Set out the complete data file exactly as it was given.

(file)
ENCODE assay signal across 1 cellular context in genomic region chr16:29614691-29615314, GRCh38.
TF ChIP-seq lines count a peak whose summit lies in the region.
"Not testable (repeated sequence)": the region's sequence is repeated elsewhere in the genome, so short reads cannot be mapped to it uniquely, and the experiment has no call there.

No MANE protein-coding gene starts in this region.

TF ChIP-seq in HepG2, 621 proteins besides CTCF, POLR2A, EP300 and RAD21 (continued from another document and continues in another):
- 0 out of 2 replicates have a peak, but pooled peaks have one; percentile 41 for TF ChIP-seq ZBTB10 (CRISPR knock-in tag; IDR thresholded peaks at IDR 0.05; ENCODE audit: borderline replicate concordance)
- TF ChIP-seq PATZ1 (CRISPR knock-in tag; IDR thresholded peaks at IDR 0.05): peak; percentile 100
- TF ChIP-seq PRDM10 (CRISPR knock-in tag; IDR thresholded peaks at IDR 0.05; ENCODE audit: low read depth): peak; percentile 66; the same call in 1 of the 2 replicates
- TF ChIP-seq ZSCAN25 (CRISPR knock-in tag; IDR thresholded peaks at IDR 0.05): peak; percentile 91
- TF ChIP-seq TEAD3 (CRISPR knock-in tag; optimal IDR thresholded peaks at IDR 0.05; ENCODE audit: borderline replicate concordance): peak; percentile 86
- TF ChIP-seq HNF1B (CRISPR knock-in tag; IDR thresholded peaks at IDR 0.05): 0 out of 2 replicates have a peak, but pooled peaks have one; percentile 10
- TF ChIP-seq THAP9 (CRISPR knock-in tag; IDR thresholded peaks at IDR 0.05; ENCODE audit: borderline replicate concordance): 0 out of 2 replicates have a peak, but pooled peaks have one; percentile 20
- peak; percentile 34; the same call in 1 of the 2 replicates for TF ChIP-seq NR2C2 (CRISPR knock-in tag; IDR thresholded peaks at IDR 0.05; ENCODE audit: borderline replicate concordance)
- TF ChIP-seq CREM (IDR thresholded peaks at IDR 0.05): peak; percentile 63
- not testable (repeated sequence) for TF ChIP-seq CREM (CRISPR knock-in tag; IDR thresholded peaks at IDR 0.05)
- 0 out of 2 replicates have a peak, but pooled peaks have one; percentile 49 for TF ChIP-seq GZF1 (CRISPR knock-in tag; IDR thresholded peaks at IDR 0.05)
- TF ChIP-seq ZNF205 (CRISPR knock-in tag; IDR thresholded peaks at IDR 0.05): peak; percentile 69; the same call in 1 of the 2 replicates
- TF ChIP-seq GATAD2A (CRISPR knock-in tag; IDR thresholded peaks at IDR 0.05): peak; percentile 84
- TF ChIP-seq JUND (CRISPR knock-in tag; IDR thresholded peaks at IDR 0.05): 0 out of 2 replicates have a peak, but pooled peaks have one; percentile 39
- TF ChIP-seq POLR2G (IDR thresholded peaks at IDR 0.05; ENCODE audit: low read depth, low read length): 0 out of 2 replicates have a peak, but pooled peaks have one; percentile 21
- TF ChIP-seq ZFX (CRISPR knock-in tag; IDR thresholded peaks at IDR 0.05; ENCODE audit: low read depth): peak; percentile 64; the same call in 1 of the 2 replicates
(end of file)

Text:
ENCODE assay signal across 1 cellular context in genomic region chr16:29614691-29615314, GRCh38.
TF ChIP-seq lines count a peak whose summit lies in the region.
"Not testable (repeated sequence)": the region's sequence is repeated elsewhere in the genome, so short reads cannot be mapped to it uniquely, and the experiment has no call there.

No MANE protein-coding gene starts in this region.

TF ChIP-seq in HepG2, 621 proteins besides CTCF, POLR2A, EP300 and RAD21 (continued from another document and continues in another):
- 0 out of 2 replicates have a peak, but pooled peaks have one; percentile 41 for TF ChIP-seq ZBTB10 (CRISPR knock-in tag; IDR thresholded peaks at IDR 0.05; ENCODE audit: borderline replicate concordance)
- TF ChIP-seq PATZ1 (CRISPR knock-in tag; IDR thresholded peaks at IDR 0.05): peak; percentile 100
- TF ChIP-seq PRDM10 (CRISPR knock-in tag; IDR thresholded peaks at IDR 0.05; ENCODE audit: low read depth): peak; percentile 66; the same call in 1 of the 2 replicates
- TF ChIP-seq ZSCAN25 (CRISPR knock-in tag; IDR thresholded peaks at IDR 0.05): peak; percentile 91
- TF ChIP-seq TEAD3 (CRISPR knock-in tag; optimal IDR thresholded peaks at IDR 0.05; ENCODE audit: borderline replicate concordance): peak; percentile 86
- TF ChIP-seq HNF1B (CRISPR knock-in tag; IDR thresholded peaks at IDR 0.05): 0 out of 2 replicates have a peak, but pooled peaks have one; percentile 10
- TF ChIP-seq THAP9 (CRISPR knock-in tag; IDR thresholded peaks at IDR 0.05; ENCODE audit: borderline replicate concordance): 0 out of 2 replicates have a peak, but pooled peaks have one; percentile 20
- peak; percentile 34; the same call in 1 of the 2 replicates for TF ChIP-seq NR2C2 (CRISPR knock-in tag; IDR thresholded peaks at IDR 0.05; ENCODE audit: borderline replicate concordance)
- TF ChIP-seq CREM (IDR thresholded peaks at IDR 0.05): peak; percentile 63
- not testable (repeated sequence) for TF ChIP-seq CREM (CRISPR knock-in tag; IDR thresholded peaks at IDR 0.05)
- 0 out of 2 replicates have a peak, but pooled peaks have one; percentile 49 for TF ChIP-seq GZF1 (CRISPR knock-in tag; IDR thresholded peaks at IDR 0.05)
- TF ChIP-seq ZNF205 (CRISPR knock-in tag; IDR thresholded peaks at IDR 0.05): peak; percentile 69; the same call in 1 of the 2 replicates
- TF ChIP-seq GATAD2A (CRISPR knock-in tag; IDR thresholded peaks at IDR 0.05): peak; percentile 84
- TF ChIP-seq JUND (CRISPR knock-in tag; IDR thresholded peaks at IDR 0.05): 0 out of 2 replicates have a peak, but pooled peaks have one; percentile 39
- TF ChIP-seq POLR2G (IDR thresholded peaks at IDR 0.05; ENCODE audit: low read depth, low read length): 0 out of 2 replicates have a peak, but pooled peaks have one; percentile 21
- TF ChIP-seq ZFX (CRISPR knock-in tag; IDR thresholded peaks at IDR 0.05; ENCODE audit: low read depth): peak; percentile 64; the same call in 1 of the 2 replicates